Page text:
It's tax season, and one aspect of tax preparation that directly impacts my budgeting work with my clients is how much of a refund they get.
It struck me the other day after I had several individual conversations with my co-workers about how we were trying to strategically get as little of a refund as possible for ourselves, how different this is than the opinions I hear in the non-finance world. It does sound counter-intuitive, right?
Refunds can seem nebulous, almost like magic. You don't really understand where exactly the money is coming from, but you know you look forward to it every year. What accountants understand is that when you get a refund, the money is coming from either or both of only two places:
1) Money that you yourself have paid in
This could have been from estimated tax payments if you are self-employed, withholding that your employer automatically sends in to the IRS throughout the year (you know the W-4 you fill out when you start your job?), or money that was carried forward from a previous year.
2) Refundable tax credits
Most tax credits can bring your tax liability down to zero, but if they go over what you owe the remaining amount will not end up in your pocket. However, refundable credits like the Earned Income Tax Credit, the American Opportunity Tax Credit, or the Additional Child Tax Credit are considered "payments" on your tax return, so they can result in cash back in your pocket.
Let's say that you are going to owe $2,000 in tax. You end up with $3,000 of refundable tax credits. That means that you are now going to get a refund of $1,000. Now, what if through the withholding on your paycheck, you had already paid in $1,200 on your own throughout the year? As a result, your refund is going to be $2,200.
Getting a check for $2,200 is a BIG DEAL. How exciting! What do you do with it? Pay off a credit card? Buy a new iPad? Put it in savings?
Think about it. More than 50% of that refund is your own money that you are getting back. In fact, much of the time our refunds are actually just money that we ourselves have overpaid.
How about you? Do you depend on that money to pay off credit cards that have accrued during the year? What you may not fully realize is in the meantime, the government has used your money to get a return on investment, while you have paid interest to credit card companies.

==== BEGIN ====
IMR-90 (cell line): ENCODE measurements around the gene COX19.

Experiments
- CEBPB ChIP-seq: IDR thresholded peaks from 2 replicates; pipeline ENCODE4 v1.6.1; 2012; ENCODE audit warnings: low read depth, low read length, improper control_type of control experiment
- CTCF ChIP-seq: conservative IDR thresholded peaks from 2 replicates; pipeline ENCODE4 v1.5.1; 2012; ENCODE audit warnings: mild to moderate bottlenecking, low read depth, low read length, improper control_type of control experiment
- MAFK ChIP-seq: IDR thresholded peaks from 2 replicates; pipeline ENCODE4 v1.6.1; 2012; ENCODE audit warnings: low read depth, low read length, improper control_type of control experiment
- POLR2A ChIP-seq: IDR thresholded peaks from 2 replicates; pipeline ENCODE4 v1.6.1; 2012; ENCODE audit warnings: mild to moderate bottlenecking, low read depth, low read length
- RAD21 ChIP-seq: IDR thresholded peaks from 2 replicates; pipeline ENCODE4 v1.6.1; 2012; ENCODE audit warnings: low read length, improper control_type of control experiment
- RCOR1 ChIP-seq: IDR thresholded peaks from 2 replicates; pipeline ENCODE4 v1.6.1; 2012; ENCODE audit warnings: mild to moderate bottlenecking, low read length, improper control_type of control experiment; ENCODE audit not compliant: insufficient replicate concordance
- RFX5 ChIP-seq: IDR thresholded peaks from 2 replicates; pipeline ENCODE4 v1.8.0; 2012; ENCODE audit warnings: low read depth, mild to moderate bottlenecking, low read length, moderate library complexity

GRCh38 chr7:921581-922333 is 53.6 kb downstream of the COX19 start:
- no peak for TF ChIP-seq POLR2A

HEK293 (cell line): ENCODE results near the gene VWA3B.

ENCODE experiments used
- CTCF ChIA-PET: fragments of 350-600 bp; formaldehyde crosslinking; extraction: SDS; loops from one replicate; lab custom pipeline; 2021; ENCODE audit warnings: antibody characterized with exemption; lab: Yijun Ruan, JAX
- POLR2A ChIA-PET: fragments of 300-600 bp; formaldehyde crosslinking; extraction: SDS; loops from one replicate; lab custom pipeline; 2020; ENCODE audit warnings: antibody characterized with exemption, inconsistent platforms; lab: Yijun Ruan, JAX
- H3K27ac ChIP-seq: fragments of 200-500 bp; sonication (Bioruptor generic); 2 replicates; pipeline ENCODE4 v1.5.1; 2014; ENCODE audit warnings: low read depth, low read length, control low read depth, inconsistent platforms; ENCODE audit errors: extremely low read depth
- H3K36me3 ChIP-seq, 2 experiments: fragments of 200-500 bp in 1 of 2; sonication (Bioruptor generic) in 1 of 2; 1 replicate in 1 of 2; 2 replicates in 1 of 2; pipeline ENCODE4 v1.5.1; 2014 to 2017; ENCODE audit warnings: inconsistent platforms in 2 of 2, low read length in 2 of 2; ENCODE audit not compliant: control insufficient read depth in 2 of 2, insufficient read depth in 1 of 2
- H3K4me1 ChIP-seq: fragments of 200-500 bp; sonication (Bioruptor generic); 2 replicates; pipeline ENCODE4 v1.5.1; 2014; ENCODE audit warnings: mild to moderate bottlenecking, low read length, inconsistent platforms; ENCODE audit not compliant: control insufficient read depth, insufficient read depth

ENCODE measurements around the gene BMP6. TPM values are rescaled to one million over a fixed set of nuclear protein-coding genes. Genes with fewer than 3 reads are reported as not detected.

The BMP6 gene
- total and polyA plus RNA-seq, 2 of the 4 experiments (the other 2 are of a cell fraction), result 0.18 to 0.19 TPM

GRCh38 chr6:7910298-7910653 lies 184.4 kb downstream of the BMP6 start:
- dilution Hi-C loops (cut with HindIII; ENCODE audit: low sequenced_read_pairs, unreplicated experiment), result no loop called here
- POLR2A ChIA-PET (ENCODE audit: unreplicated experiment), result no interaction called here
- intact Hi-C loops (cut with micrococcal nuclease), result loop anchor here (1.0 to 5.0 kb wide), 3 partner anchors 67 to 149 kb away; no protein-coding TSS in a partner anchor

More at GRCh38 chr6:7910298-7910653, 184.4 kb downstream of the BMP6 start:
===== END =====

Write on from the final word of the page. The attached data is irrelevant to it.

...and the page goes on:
Or maybe you understand that you are overpaying during the year, but you continue to do it knowing that you are not good at saving, and if you get it in your paycheck you will just piddle it away during the year. Having one big chunk you can use at one time for something that you otherwise couldn't afford is appealing.
This is smart thinking in many ways. It's the kind of forward thinking that it takes to make good investments. So here is my suggestion--take that understanding of depriving yourself now for a greater reward later, and apply it in a way that benefits you even more, rather than giving the government a free loan.
How accountants strategically minimize their refund
Accountants certainly use every legitimate avenue they can to lower how much tax they owe, but they also try to make it so that they get more back during the year rather than all at the end. This way, the money is in their control and they can make more money with that money.
Here's how to do it:
1. Look at line 16 of the 2019 1040. This is your total tax that you owe
2. Look at lines 17-18 to see where your "payments" are coming from.
If any of the money that you yourself have paid in is causing some or all of the refund, reduce your withholding. You can do that by asking your employer to fill out a new W-4. If you need advice on how much to reduce it, consult a tax professional.
Let's use our previous example.
$1,200 of your refund was out of your own pocket.
To maximize your money's effectiveness, divide that $1,200 by 12 months of the year; it comes to $100/mo. Here are a few ideas of what to do with that money:
--Set up an auto-deduction from your paycheck to go into a savings account. At minimum, even 0.2% back is better than nothing, and it is available when you need it.
--Another option is to transfer it to a money market or brokerage account that will give you a better rate of return.
--Or, take that $100 and increase your contribution to your IRA or 401k. This is the most "boring" option, and yet absolutely necessary in the long run.
However you invest it, set it up automatically so it just happens without having to do anything on your part, easy.
The key is to be proactive with your money instead of using the government as the proverbial coffee can.
Disclaimer: While I do not do anything for JD Financial that is in competition with my full-time job as an accountant, if anyone needs help looking at their already prepared 2019 returns to see how they can be strategic with their refund, don't hesitate to reach out!